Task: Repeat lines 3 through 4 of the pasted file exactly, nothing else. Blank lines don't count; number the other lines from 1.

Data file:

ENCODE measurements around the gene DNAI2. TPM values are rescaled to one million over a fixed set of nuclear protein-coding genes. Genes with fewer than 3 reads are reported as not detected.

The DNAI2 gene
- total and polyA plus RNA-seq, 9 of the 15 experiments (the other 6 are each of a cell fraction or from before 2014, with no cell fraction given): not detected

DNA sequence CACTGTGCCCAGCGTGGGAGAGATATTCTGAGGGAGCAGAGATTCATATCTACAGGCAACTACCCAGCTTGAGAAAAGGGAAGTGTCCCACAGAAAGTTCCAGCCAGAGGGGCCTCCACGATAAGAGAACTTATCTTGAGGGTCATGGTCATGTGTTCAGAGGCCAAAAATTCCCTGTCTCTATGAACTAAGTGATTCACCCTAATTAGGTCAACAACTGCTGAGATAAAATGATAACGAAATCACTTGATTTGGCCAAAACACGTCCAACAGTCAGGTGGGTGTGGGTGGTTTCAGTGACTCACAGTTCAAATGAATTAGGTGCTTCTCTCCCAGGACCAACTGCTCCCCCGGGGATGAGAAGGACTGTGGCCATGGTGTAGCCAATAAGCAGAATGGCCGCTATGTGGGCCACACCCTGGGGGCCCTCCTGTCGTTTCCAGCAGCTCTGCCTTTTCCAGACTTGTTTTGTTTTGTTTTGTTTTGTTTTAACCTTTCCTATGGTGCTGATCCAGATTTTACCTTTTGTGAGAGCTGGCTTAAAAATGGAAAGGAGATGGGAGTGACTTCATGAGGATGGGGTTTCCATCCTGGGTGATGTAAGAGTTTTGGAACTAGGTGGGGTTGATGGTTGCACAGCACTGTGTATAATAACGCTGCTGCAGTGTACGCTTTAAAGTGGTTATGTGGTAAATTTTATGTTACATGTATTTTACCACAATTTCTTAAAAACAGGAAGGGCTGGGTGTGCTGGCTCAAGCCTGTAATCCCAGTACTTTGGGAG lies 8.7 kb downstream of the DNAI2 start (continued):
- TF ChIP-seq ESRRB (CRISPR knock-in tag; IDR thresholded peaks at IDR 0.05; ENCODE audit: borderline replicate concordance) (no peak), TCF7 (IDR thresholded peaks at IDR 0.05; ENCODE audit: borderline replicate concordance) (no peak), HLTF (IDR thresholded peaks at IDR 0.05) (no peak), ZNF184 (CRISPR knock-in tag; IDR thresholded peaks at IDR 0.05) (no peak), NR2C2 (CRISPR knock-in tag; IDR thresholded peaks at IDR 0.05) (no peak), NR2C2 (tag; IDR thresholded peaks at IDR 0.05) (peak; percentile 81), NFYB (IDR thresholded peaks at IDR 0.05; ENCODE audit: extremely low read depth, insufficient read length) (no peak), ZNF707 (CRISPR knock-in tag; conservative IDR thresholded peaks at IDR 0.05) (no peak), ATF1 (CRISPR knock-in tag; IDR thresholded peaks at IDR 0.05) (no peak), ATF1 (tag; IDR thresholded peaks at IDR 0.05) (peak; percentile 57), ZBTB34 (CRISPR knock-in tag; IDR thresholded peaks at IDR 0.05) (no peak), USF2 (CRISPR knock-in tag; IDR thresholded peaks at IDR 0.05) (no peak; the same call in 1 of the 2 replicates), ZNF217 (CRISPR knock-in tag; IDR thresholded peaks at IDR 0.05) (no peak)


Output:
- total and polyA plus RNA-seq, 9 of the 15 experiments (the other 6 are each of a cell fraction or from before 2014, with no cell fraction given): not detected

DNA sequence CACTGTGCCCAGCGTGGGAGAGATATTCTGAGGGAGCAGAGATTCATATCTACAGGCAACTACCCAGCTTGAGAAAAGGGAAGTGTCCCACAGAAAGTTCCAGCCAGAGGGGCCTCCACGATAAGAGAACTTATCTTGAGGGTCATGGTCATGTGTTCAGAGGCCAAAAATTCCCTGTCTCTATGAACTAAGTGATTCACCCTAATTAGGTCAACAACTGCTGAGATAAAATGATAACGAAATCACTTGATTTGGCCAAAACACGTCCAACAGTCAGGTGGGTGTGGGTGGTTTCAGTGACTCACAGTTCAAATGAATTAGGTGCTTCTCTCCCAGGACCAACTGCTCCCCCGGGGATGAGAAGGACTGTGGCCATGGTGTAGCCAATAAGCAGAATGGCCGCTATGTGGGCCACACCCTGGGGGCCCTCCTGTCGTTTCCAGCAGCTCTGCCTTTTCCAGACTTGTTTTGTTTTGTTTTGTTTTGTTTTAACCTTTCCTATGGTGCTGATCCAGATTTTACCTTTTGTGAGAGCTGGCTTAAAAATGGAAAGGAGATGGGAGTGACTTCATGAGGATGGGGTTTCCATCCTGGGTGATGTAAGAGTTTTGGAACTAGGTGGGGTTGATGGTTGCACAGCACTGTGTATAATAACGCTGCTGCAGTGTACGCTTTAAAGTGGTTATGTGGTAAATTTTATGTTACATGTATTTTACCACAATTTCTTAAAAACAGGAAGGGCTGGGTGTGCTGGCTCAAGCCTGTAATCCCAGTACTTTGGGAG lies 8.7 kb downstream of the DNAI2 start (continued):